Starring: Tom Cruise, Kenneth Branagh, Bill Nighy, Tom Wilkinson, Terence Stamp, Eddie Izzard, Christian Berkel, David Bamber
Running Time: 120 minutes
Score: 7 / 10
This review by James Meeley.
One of the tricky things about doing films based on a true moment of history, is that, oftentimes, the actual events are not nearly as interesting as the film will portray it. This will lead to a "Hollywood-ification" of history, which can hurt the believability of the film. It is only made more difficult, when you use a moment that is also very well known, such as this plot by the Germany army to kill Hitler, and in which knowing the outcome can cost you much dramatic tension. Fortunately, director Bryan Singer doesn't take many liberties with the actual history of events and produces a film that, while not perfect, is very much entertaining and somewhat moving.
First off, the look of the film is flawless. The cinematography, with its wide-angle shots and sweeping overviews of the landscape and architecture, truly captured the times in which this event took place. It really felt like 1940's Germany, under the Nazi Reich. It is, quite easily, the strongest point of the film.
The performances range a bit from adequate to very good. Tom Cruise's take on Colonel Claus von Stauffenberg is more the former. It isn't bad and he certainly plays up how Stauffenberg put his love of his country above everything else, but I never really got a very good impression of why he felt this way. There was no sense of depth to the character, which one would think would be key to such an important figure of this historical moment. The fact we saw little of Stauffenberg's interaction with his family also played a part in lessening the impact of his great gamble.
Fortunately, some of the others who support Cruise help to raise the film (and his performance) from being totally lackluster. Tom Wilkinson as General Friedrich Fromm, was certainly one of the standout performances. He played the character with a true sense of duplicity and cunning guile. The way he straddles the fence on the plot to killer Hitler, is very much in keeping with how many of the high ranking Nazis seemed to navigate the political schemes within the Third Reich. Also of note, is Christian Berkel as Colonel Mertz von Quirnheim and Terence Stamp as Ludwig Beck. Both of whom turn in excellent supporting roles and have key moments of tension within the story. And while David Bamber has very few scenes in the film, he is very effective in conveying the side of Adolf Hitler that was never shown very much to the cameras of the times.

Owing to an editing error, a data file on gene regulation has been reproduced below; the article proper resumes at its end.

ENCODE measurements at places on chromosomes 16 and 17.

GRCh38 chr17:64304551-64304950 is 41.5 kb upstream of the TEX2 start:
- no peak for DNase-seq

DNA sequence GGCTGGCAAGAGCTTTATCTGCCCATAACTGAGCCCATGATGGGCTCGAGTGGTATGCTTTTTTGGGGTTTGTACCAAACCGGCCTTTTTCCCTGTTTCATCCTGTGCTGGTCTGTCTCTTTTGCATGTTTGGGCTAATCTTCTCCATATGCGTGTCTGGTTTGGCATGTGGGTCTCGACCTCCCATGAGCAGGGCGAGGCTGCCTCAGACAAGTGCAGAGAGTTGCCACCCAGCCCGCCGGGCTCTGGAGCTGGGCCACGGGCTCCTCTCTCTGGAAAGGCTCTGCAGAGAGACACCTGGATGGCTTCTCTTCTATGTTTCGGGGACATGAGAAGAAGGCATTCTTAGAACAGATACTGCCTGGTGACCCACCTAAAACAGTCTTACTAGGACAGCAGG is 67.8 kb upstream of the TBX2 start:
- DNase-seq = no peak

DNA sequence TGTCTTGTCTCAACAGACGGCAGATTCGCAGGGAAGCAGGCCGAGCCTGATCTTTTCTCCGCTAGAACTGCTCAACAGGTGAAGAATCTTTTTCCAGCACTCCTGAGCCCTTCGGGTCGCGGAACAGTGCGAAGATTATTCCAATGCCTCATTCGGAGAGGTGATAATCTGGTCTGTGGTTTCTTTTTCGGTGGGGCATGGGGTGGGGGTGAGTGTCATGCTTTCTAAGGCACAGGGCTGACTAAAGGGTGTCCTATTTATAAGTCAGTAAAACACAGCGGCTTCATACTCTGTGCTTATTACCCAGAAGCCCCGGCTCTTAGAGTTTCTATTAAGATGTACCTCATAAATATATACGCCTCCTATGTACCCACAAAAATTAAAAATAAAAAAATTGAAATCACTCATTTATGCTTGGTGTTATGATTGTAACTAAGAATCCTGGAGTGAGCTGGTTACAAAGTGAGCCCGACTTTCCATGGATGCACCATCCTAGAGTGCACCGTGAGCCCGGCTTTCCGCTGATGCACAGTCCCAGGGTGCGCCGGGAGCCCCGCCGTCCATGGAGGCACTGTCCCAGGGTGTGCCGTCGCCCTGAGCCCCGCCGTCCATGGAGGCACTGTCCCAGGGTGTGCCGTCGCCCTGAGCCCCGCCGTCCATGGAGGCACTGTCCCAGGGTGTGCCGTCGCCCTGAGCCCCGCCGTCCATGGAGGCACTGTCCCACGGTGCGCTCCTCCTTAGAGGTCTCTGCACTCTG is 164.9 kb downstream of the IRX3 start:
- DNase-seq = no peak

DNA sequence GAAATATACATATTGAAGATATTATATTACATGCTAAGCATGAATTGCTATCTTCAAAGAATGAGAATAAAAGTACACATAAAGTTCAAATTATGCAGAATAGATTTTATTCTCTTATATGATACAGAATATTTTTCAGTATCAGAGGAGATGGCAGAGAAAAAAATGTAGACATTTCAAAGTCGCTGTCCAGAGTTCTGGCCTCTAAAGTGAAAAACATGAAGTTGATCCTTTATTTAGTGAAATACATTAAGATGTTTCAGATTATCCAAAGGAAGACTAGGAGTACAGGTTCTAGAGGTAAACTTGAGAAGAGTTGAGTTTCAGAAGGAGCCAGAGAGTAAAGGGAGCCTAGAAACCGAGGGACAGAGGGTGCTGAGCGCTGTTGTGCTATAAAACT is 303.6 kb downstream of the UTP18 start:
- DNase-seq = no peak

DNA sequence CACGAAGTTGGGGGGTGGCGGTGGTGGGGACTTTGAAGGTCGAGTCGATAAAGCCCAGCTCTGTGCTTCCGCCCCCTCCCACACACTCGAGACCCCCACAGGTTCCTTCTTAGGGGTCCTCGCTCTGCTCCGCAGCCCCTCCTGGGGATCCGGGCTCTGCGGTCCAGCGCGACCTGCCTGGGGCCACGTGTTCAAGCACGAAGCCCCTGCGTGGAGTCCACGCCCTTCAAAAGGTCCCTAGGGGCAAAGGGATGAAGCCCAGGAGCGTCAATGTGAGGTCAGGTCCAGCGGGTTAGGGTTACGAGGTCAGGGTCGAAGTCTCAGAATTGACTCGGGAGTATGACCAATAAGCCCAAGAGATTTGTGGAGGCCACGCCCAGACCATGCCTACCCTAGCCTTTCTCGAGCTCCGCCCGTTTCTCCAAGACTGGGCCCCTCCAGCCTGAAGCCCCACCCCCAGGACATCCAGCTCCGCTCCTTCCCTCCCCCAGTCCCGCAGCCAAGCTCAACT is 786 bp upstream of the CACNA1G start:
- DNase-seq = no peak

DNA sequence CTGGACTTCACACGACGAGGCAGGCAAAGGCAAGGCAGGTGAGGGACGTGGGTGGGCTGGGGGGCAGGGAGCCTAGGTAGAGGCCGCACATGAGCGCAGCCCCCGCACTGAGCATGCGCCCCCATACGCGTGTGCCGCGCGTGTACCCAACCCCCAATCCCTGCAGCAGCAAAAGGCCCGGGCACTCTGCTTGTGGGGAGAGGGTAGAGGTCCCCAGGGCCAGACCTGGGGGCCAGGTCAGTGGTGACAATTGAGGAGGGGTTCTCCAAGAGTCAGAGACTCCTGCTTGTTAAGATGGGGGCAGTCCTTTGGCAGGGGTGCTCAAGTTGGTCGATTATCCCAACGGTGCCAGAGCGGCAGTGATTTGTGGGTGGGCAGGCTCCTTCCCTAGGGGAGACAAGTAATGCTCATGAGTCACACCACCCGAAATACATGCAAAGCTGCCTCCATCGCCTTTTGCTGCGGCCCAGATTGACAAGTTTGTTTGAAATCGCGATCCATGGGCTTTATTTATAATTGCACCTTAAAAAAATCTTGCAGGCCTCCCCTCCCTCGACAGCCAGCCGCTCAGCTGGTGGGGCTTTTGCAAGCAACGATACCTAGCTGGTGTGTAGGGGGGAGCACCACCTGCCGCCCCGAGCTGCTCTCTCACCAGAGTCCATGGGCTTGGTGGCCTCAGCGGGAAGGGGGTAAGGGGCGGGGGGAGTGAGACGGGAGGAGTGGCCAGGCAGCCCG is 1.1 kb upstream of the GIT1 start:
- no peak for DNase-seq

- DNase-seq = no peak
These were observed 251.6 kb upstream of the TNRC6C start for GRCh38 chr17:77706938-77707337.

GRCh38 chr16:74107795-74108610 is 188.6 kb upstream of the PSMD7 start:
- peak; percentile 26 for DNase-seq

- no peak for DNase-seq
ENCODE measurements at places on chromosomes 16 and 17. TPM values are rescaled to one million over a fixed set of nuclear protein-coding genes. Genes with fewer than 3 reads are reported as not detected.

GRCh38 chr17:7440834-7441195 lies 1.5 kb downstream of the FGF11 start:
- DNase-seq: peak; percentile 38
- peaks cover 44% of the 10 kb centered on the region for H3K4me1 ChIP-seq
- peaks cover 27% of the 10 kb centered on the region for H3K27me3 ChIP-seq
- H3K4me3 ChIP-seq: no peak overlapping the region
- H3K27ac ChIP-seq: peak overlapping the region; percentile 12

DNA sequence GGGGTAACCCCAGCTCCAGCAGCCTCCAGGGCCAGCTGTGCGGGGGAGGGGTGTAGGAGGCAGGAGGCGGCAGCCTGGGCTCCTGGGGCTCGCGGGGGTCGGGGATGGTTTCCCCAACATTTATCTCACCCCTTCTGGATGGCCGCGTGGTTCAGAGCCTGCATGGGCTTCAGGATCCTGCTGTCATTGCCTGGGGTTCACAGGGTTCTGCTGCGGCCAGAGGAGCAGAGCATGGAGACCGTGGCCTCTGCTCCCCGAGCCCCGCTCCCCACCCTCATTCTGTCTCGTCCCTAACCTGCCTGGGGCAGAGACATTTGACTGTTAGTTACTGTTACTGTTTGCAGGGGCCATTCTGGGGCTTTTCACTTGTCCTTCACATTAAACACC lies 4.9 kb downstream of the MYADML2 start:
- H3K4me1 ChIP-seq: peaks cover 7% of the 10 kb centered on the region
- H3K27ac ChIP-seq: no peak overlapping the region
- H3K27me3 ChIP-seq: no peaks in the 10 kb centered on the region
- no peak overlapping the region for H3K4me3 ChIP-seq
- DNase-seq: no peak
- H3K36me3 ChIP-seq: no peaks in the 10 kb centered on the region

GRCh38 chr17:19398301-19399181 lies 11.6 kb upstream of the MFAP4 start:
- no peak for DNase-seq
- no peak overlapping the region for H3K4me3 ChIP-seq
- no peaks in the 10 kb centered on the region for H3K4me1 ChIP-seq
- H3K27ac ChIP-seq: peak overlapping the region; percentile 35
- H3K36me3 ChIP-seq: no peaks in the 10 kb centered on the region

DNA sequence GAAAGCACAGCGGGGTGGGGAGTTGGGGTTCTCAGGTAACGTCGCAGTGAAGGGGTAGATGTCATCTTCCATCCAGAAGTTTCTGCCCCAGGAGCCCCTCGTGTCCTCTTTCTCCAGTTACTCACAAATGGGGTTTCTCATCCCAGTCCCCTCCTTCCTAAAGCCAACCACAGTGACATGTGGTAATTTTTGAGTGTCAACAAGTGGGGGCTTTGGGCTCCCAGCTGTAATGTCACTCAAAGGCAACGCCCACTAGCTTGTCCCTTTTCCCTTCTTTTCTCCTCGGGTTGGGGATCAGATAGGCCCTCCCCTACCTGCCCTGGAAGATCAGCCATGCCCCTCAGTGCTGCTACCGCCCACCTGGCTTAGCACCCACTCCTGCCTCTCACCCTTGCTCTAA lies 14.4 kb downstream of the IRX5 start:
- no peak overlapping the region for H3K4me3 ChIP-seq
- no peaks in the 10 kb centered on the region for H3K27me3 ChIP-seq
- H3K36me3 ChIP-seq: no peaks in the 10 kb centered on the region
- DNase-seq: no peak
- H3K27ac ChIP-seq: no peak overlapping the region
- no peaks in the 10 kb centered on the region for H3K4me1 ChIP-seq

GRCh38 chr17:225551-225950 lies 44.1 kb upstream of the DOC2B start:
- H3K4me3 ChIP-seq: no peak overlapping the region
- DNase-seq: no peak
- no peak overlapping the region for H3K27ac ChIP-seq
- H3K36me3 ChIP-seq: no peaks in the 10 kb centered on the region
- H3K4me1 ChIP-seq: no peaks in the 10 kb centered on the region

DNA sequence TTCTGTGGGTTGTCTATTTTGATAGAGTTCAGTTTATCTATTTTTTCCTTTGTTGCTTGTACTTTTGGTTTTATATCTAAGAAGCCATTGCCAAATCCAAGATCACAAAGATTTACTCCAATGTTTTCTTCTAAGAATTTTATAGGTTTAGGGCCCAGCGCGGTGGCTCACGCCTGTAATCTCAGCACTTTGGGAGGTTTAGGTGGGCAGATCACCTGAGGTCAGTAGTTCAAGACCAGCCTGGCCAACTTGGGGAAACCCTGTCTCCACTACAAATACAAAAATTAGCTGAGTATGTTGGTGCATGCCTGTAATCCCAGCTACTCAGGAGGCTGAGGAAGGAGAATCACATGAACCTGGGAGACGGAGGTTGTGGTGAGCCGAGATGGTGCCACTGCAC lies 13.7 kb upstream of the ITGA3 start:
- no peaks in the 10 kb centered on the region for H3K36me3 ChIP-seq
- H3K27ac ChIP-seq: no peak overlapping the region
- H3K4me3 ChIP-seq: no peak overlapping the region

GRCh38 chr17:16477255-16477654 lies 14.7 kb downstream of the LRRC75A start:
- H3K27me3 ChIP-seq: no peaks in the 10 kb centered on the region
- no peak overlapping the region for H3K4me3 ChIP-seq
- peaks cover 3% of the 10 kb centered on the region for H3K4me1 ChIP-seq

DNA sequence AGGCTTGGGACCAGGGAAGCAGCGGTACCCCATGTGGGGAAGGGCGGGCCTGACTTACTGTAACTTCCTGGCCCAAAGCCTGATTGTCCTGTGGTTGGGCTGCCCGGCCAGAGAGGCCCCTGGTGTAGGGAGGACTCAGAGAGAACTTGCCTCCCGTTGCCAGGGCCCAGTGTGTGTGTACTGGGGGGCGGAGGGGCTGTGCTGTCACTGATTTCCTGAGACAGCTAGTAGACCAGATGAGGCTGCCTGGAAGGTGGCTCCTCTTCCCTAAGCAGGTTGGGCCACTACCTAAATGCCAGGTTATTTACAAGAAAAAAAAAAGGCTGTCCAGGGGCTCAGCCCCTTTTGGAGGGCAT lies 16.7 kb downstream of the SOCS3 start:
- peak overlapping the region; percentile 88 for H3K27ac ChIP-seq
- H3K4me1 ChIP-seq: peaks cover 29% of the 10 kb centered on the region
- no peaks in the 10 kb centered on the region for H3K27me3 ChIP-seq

In the end, "Valkyrie" is good, but falls a bit short of the truly epic scope it wants to have. This film will become a standard for high school history teachers, when they study WWII in class, as well as being a solid entry into the war movie genre. However, there are too many little things, like almost no one speaking actual German (or even using an accent like one), or the mediocre score that lacks any memorable feeling of emotion, which keep the film out of the realm of a truly great cinema experience. Still, it is a good film, which is fairly historically accurate with the events it depicts, has some wonderful cinematography, and has an excellent cast with some standout supporting performances.
It is no "Schindler's List" or "Saving Private Ryan," but it is an entertaining look at some of the events of WWII from within the Nazi Reich, from the view of those who were involved with the atrocities that were being committed in the name of Germany. While certainly not an uplifting film (especially if you know the outcome of the plot), it is still one that is worth seeing.